up in Estrogen Alley with my widowed mother and two sisters,
there was no man around to tell us what was manly and what
wasn’t. I never gave it much thought. And my first husband,
raised in the era of androgyny and feminism never cultivated
his inner Iron John.
So now and then I have these moments of illumination that
are, if nothing else, terrifically unexpected.
For example, a few times last year I went to a sports bar
to watch Pittsburgh Steelers’ games not broadcast in our viewing
area. I went willingly, but each time I did, two things struck
me palpably. The first was that grown men, almost to a person,
were all clad in some form of black and gold Steelers’ merch
(including the grown man I was with). And the second was the
sheer level of testosterone in the room. I don’t remember
ever hearing such loud and frequent tenor-baritone-bass cheering.
Maybe the male equivalent would be to spend a Saturday afternoon
at Anthropologie where all the surfaces are soft or sculpted
or patterned and the women seem lost in a blissful haze that
is closer to Zen meditation than shopping. (I was at Anthropologie’s
Rockefeller Center store just last week and am even now channeling
those two-handled café-au-lait mugs, those sweaters in butter
yellow and sea foam green, the chenille bed jackets, the chintz
chemise. . . .)
Nevertheless, the last place I expected to have a moment of
machismo illumination was at Sears.
I’d gone to Sears when I began my quest to buy a gas grill
to replace the deck-sized charcoal one that had fallen into
a pile of tin in our back yard.
Maybe it’s because my older sister is the Grill Diva at her
house—languidly turning her ginger-mango chicken pieces or
coriander-scented pork—that it never occurred to me the grill,
as it is conceived, built and marketed, is the intended domain
men. Men as big as the grills themselves.
Because grills are BIG. They make a statement. I’m not sure
what the statement is, but they’re saying something. Maybe,
“Hey, I may not be a Dodge Ram truck, but I’m still pretty
BIG. And I’m just a grill.”
Only, a grill is not just a grill.
A grill is a gender statement.
My daughter and I took a long look at all the grills at Sears,
at least in part because Consumer Reports touted one
there. Two salesmen stood nearby, but neither offered to help
us out. They probably figured we wouldn’t know what to do
with such a grill.
They would have been right. Because grills are confusing.
They raise issues: gender issues, moral issues, economic issues.
So—in reverse order then:
The economic issue: What makes the high-priced behemoths better
than the lower-priced behemoths? Is it simply the knowledge
that you’re a man who can afford to drop $1400 on something
you cook your hot dogs on? Or is it because the more expensive
the grill, the heavier the lid and the more masculine you
are if you can actually lift the thing? (And let me tell you,
I’ve got some pretty good guns, but there were grills whose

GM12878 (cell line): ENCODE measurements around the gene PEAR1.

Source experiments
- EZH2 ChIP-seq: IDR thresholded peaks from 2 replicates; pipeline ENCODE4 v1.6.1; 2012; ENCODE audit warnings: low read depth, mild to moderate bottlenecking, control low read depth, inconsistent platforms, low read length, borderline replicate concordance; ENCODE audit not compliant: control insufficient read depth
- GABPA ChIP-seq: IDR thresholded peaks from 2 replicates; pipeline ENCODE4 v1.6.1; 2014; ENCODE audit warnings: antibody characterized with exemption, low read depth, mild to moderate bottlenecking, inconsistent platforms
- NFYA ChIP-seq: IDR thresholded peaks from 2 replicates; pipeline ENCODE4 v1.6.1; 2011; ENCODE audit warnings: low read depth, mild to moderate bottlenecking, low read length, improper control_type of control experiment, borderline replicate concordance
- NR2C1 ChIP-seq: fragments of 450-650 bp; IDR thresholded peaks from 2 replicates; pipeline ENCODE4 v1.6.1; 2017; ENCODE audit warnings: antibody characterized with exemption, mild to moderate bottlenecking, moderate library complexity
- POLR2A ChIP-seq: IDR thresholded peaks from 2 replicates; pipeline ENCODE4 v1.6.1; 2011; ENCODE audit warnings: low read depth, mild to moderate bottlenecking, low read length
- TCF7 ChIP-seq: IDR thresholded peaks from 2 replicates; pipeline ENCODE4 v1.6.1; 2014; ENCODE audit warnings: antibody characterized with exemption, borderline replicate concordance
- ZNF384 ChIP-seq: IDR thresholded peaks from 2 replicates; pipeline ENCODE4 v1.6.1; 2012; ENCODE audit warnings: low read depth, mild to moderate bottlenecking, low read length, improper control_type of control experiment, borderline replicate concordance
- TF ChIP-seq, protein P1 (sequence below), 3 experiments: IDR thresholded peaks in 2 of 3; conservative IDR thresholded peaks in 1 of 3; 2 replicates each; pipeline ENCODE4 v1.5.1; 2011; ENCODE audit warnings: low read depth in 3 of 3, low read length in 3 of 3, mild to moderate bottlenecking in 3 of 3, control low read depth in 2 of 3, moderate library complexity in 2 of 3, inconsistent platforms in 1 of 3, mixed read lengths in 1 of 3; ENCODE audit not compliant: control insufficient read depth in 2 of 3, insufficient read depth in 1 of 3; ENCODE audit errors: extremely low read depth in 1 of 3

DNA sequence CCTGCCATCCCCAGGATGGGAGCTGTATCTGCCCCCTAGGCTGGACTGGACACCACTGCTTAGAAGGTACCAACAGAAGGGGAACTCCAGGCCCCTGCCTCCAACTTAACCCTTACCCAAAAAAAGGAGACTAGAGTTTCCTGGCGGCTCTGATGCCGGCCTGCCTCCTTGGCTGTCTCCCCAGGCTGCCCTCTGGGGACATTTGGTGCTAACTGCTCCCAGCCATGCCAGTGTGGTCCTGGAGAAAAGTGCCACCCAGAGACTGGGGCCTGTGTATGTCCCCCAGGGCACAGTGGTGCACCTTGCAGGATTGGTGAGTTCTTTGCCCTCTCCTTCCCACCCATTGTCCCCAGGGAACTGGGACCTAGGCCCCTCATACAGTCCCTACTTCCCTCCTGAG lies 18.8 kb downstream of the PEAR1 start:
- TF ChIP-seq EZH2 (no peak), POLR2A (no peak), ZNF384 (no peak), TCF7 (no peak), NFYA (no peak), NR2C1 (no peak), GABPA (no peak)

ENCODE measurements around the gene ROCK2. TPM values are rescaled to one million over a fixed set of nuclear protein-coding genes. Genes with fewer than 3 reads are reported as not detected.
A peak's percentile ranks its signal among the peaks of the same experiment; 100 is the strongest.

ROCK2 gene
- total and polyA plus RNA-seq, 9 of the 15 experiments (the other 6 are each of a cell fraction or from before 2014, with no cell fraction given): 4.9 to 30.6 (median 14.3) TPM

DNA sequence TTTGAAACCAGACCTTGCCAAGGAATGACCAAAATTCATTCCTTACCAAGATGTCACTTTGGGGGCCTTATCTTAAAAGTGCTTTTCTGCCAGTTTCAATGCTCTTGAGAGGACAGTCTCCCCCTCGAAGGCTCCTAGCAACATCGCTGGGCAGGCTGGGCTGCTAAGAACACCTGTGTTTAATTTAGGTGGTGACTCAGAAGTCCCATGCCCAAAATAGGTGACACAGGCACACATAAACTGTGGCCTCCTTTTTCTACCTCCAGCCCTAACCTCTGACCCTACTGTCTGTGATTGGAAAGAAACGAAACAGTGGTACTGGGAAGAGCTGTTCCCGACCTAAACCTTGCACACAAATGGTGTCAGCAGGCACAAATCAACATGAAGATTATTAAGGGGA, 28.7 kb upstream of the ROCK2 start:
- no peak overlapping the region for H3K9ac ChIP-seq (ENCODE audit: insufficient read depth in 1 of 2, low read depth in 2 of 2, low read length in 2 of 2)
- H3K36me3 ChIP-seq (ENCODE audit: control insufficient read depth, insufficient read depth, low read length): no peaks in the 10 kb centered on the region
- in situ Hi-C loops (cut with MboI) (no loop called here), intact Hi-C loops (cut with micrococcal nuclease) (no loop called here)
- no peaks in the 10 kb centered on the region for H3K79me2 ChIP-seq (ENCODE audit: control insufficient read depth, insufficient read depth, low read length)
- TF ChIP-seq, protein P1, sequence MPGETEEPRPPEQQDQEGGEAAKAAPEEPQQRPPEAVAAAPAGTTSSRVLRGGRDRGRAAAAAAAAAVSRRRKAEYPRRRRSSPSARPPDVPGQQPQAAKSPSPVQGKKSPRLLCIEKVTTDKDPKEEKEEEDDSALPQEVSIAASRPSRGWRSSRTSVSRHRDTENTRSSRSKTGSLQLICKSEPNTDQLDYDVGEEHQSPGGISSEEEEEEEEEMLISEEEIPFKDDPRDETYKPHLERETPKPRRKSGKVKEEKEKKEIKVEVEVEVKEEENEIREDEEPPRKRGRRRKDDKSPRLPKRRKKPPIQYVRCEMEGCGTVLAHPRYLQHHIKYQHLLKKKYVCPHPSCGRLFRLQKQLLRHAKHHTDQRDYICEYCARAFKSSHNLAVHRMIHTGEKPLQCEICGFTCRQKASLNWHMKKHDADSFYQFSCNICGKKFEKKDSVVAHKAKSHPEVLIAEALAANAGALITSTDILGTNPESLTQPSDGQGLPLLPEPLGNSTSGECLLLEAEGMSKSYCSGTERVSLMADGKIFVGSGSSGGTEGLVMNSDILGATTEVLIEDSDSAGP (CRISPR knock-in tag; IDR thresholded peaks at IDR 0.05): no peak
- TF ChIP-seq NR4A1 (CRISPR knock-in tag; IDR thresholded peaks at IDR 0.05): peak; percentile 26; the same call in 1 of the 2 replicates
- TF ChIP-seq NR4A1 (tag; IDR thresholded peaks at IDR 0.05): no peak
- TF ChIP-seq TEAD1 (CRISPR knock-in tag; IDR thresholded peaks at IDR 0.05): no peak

lids I wouldn’t want to be lifting over and over again in
the course of making dinner.)
The moral questions: The capacity of the burners is measured
not in inches or centimeters, but in burgers. Some
have a modest 26 burger capacity. Others go as high as 65.
(65 burgers?!) Though I realize the same grill space
that holds copious numbers of burgers might be taken up with
Tofu Pups, chicken paillards, vegetable kebobs and skewered
shrimp, using “burger capacity” as a base measurement seems
awfully red-meat-oriented to me. As in real men don’t eat
salmon steamed en- papillote. They eat burgers. And lots of
The gender issue: The grill I bought has a bottle opener.
It’s not for opening cans of Fresca or bottles of Pouilly
Fume. It’s for opening microbrews. Or Coronas. It’s so that
the real man manning the grill can slake his thirst as he
flips his burgers.
The grill I bought is a big grill—since I didn’t find any
truly dainty-sized grills—and though I can turn it on and
off, cook on it and clean it, it’s just too big for me to
put the cover on. That’s right, either I’m too small or the
cover is too big, but this is one aspect of grill-life I cannot
But having done all this “I-could-be-an-AM-talk-show-radio-host
ranting,” here’s the question:
Do I like my grill?
I love it.
Plus, it’s helping me channel my inner guy (which may, um,
explain the ranting).
Now, as the sun edges its way west, I’ve got to start thinking
about dinner. Maybe I’ll cook up a couple of three-inch thick
Porterhouse steaks. I bet I could fit a full 48 chicken wings
on that grill. Or at least 37 burgers. I could lay down a
pair of hiking-boot-sized racks of ribs and simmer the barbecue
sauce on the side burner. I could slurp down the Coronas we’ve
had in the house since Christmas. Maybe I’ll even put on the
man-sized apron that says: “I’ve Got Selective Listening.”
But first I’ve got to go find my husband, who is out there
saving the world, to help me take off the grill cover.